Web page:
Glenn was my Dad’s best friend. They went to middle school, college and medical school together. They even moved to the same suburban town to raise a family. But as far back as I can remember, Glenn and my father never seemed like true friends. Whenever we would run into Glenn and his family at a restaurant or the drug store, he would rush over and chat up my Dad- about the old neighborhood, who was doing what, and so forth. These run-ins would briefly put a smile on my Dad’s face, but that smile would eventually dissipate once Glen made his exit. After one particular encounter, I had to ask.
“Dad, how come you never hang out with Glenn or Chazzy or any of them anymore?”
My Dad curled his lips and looked over at my Mom.
“Because Glenn and Chazzy weren’t very nice to Daddy” My mom fielded, like a lawyer taking over the press conference.
“Not exactly” Dad said. “It’s complicated…one day you’ll understand”.
I understand now, and it fucking sucks.
When you’re young, you don’t have much discretion over who you hang out with. It’s pretty simple. Who lives nearby? Who is in your class? Who does Mom tell you is your friend? As you mature, your qualifications for companionship do as well. Who is in your frat? Who is funny? Who smokes weed? Okay, so it’s a slow process. But as you progress through life, the scope narrows thinner and thinner. I’m at a point where I notice that I have many Glenns in my life, and I don’t like it.
I’ve been told that I’m too sensitive, that I take minor infractions to heart. I like to think I’m just speeding up the selection process. We all have our thresholds. How many unreturned phone calls can you take? How many stories can you listen to about his new job? What if you realize that beyond going out and getting fucked up, you simply have nothing in common? To some of you I may sound like a burned ex-lover, but to others, you know this painful transition all too well.
“Let me tell you somethin', A.J. I don't care how close you are, in the end your friends are gonna let you down. Family: they're the only ones you can depend on.” I never thought Tony Soprano to be a philosopher, but for many of us out there, he happens to be right. I used to bemoan spending time at home, wishing I were out with my boys. But as you grow older, you realize that those bound by blood are the ones who have your best interests at heart. It sounds cliché, but I cannot tell you how many times I’ve been down, only to see my phone light up with a text from my mom or even my quirky 2nd cousin offering a helping hand (or an invitation to an anime convention, he’s one of those).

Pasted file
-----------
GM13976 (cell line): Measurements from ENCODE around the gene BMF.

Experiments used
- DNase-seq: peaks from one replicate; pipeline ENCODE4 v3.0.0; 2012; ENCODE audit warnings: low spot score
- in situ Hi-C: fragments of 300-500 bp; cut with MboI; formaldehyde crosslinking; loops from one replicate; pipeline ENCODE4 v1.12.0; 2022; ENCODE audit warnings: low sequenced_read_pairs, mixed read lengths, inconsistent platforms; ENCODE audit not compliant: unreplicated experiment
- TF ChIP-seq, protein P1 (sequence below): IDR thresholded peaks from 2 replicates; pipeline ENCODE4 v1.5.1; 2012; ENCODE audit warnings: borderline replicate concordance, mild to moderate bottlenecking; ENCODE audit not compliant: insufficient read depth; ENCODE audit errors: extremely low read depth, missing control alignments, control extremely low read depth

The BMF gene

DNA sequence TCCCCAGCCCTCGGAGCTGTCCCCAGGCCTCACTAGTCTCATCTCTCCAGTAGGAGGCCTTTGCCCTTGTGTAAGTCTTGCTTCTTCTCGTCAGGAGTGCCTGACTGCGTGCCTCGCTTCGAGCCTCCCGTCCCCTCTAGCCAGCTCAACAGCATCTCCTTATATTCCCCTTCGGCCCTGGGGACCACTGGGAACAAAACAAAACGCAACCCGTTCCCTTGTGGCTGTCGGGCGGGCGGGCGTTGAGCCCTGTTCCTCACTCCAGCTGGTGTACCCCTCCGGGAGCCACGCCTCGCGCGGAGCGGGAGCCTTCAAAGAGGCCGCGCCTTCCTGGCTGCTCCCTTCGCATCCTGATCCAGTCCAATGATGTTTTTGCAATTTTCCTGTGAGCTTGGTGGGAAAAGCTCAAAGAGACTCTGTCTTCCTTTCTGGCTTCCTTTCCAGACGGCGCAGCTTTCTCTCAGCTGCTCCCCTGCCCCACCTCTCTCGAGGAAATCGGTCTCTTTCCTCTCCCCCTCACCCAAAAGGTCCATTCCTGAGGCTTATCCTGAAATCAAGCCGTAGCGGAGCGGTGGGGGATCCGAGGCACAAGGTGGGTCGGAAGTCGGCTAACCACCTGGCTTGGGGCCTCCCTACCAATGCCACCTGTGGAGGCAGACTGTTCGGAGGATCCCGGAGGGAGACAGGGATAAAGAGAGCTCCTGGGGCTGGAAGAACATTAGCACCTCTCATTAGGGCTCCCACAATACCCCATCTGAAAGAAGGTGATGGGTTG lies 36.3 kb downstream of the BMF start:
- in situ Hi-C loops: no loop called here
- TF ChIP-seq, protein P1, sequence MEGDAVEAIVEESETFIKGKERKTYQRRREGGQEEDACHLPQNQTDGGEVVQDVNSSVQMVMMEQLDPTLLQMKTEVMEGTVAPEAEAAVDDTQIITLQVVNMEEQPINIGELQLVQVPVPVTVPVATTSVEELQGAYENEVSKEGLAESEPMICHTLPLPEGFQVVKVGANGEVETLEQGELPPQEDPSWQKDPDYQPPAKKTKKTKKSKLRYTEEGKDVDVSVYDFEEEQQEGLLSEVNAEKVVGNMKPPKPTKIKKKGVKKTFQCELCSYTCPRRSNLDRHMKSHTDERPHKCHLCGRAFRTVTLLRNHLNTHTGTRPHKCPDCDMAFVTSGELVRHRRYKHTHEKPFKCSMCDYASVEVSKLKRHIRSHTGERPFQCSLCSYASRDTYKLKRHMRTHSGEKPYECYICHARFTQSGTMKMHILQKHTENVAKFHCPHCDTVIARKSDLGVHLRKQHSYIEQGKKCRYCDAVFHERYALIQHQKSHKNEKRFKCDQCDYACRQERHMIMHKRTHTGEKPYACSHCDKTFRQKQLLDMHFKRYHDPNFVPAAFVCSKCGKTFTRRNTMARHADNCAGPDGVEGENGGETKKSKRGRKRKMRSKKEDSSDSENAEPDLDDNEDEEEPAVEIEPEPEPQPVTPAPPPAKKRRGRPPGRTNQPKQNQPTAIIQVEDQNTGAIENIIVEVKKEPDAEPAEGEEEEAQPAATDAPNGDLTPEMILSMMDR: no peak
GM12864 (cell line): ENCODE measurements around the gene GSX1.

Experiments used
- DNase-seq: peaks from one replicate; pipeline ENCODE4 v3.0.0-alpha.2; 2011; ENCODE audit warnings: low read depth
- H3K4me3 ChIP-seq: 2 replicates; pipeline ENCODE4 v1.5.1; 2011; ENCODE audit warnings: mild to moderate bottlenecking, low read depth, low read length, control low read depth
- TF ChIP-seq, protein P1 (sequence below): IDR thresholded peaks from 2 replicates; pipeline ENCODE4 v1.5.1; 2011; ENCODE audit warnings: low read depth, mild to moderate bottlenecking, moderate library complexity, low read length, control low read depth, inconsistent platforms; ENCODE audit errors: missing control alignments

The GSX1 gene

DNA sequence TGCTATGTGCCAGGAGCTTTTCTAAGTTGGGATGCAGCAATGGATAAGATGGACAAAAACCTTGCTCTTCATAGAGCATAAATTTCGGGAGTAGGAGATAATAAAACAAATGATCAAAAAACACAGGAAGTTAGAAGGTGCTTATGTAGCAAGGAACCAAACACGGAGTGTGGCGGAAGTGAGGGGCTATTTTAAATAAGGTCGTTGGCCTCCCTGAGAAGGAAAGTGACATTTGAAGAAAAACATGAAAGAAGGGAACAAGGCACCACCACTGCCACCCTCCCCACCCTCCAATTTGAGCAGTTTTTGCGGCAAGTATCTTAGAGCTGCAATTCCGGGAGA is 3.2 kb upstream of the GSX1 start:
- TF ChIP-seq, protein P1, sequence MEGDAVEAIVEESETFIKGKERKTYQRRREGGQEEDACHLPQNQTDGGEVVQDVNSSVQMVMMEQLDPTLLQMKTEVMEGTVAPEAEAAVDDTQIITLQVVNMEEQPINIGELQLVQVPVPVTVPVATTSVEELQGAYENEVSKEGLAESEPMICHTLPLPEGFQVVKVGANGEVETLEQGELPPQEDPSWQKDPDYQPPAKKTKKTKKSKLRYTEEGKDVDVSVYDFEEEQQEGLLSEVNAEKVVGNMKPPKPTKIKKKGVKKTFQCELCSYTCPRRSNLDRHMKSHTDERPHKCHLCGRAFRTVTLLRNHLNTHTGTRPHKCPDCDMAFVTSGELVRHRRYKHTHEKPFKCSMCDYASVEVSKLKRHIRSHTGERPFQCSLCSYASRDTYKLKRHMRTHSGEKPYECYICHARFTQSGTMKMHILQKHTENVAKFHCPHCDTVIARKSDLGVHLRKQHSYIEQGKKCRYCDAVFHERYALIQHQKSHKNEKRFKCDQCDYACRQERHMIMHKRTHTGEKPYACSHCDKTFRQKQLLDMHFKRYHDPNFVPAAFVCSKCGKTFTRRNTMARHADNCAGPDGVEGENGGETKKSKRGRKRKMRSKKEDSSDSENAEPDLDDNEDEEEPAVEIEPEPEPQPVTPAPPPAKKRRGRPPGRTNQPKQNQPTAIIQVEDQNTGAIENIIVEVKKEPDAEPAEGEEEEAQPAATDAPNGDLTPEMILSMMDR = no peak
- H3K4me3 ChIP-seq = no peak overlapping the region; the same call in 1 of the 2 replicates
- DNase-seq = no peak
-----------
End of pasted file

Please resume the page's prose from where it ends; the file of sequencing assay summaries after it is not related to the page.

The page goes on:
So let me offer some advice before you return to the top ten lists and Twerk videos:
1. Learn to accept the inevitable- no dude is ever worth chasing, if you’re not getting out what you put in, move on.
2. Don’t settle- sure you guys had some fun times in college, but if all that’s left is memories, then there is no in wasting the present.
3. Finally, learn to make new friends. I don’t subscribe to that Drake “no new friends” bullshit: I’ll never forget the time I needed extras at a video shoot. A lot of my older bros fed me excuses about not being able to make it, while new ones jumped on the chance and thanked me for it afterwards. I didn’t hold a grudge over one incident, but I also had a deeper appreciation for the people who wanted to do right by me. That’s what true friendship is.
Okay, I know this was an uncharacteristic post, but I also know that I’m not alone. Now let’s all bang out 100 pushups and text every chick in our phone to balance it out. Anyone else out there have stories about the bro breakup? Anyone think I’m being a pussy? Really? Every single person out there thinks I’m a pussy? Well that’s it, I’m finding new readers. Leave your thoughts in the comments section!
Krum is a NYC based comedian. Follow him on Twitter @KrumLifeDotCom.